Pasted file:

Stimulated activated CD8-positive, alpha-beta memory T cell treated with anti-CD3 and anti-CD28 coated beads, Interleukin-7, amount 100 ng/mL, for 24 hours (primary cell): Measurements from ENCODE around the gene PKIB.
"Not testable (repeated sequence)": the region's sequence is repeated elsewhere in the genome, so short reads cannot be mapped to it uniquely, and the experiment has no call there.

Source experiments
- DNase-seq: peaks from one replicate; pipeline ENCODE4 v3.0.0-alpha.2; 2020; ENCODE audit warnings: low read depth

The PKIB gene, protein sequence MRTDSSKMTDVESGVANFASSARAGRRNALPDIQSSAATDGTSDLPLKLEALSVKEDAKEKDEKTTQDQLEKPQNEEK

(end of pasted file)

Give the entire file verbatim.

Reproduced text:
Stimulated activated CD8-positive, alpha-beta memory T cell treated with anti-CD3 and anti-CD28 coated beads, Interleukin-7, amount 100 ng/mL, for 24 hours (primary cell): Measurements from ENCODE around the gene PKIB.
"Not testable (repeated sequence)": the region's sequence is repeated elsewhere in the genome, so short reads cannot be mapped to it uniquely, and the experiment has no call there.

Source experiments
- DNase-seq: peaks from one replicate; pipeline ENCODE4 v3.0.0-alpha.2; 2020; ENCODE audit warnings: low read depth

The PKIB gene, protein sequence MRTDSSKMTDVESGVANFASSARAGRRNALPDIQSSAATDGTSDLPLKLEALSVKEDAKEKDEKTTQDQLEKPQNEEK